12 November 2014
South Africa is seeing success in combating rhino poaching in recent months and, to ensure the trend continues, the country is considering legalising trade in rhino horns to stop the killing of the animals.
Rose Masela, head of national wildlife information management at the South African Department of Environmental Affairs (DEA), said her department has covered some ground in slowing the rate of rhino poaching.
“If we hadn’t made the interventions that we did we’d probably be seeing the rhino population going toward extinction maybe in the next few years,’ Masela told journalists from the Foreign Correspondents’ Association of Southern Africa yesterday at Bloomberg’s Johannesburg office.
Adding, Masela said legalizing the trade in rhino horn is one solution government is mulling. She said this will drive down the price of rhino horns, hitting the poachers in the pocket in the process. “There’s very little we can do about the belief in the use of rhino horn that exists in other countries. Legalization would be a more medium-term solution,’ she said.
To date, the number of rhinos killed for their horns had increased to 979, from 37 in January 2014, with more than 200 people arrested countrywide, according to the DEA.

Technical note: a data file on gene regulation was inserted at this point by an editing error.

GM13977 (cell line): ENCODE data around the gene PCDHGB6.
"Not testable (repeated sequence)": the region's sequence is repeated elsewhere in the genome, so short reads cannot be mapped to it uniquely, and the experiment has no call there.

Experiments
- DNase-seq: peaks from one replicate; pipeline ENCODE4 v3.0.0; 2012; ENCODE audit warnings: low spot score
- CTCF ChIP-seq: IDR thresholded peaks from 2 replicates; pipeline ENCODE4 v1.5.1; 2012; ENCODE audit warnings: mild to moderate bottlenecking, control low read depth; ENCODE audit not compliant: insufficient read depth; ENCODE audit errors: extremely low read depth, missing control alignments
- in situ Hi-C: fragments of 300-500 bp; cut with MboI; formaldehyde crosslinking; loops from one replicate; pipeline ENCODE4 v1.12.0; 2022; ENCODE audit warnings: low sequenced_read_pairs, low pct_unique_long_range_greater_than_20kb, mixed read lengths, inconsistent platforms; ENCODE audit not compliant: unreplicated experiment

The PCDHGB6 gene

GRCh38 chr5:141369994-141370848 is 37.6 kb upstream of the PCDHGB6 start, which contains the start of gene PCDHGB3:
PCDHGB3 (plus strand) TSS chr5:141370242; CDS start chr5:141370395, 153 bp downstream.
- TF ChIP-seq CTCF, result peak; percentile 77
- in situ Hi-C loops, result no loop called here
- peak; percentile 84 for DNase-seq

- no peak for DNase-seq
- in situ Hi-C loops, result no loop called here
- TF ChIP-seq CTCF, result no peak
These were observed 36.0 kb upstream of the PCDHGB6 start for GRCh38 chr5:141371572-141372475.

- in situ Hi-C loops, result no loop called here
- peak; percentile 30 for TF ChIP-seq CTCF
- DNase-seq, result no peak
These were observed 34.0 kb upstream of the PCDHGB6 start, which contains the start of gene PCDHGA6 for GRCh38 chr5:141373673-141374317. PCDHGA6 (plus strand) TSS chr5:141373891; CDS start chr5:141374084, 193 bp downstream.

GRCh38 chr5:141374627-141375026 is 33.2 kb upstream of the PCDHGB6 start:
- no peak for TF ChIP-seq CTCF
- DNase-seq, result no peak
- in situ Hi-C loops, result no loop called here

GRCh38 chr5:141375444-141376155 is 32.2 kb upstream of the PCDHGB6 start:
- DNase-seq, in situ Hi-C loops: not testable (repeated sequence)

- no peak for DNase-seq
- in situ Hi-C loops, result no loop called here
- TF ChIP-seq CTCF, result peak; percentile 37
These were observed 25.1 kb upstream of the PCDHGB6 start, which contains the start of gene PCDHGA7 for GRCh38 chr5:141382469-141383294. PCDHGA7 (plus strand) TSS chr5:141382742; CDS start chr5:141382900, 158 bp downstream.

According to the DEA, the Kruger National Park continues to bear the brunt of rhino poaching in South Africa, having lost 489 rhinos this year. A total of 103 rhinos have been poached in Limpopo, 65 in KwaZulu-Natal, 47 in North West and 43 in Limpopo.
Masala said government has deployed the military to assist park rangers fight poachers, many of whom cross the border from Mozambique into the Kruger National Park. The South African National Parks (SANParks) said it has started moving rhinos from parts of Kruger near the border with Mozambique to safer areas within the park. There are also plans to auction some to private owners who can prove they have the means to protect them.
Masela said it is now time to “think out of the box’ and come with innovative measures to combat poaching. Already, the DEA has set up a panel to come up with proposals on legalising rhino horn trade. Work on the proposals is expected to be complete by March next year, the Minister of Environmental Affairs Edna Molewa said in October.
The next step could be proposing to the Convention on International Trade in Endangered Species, an international agreement between governments, that rhino horn trade be legalized, said Masela.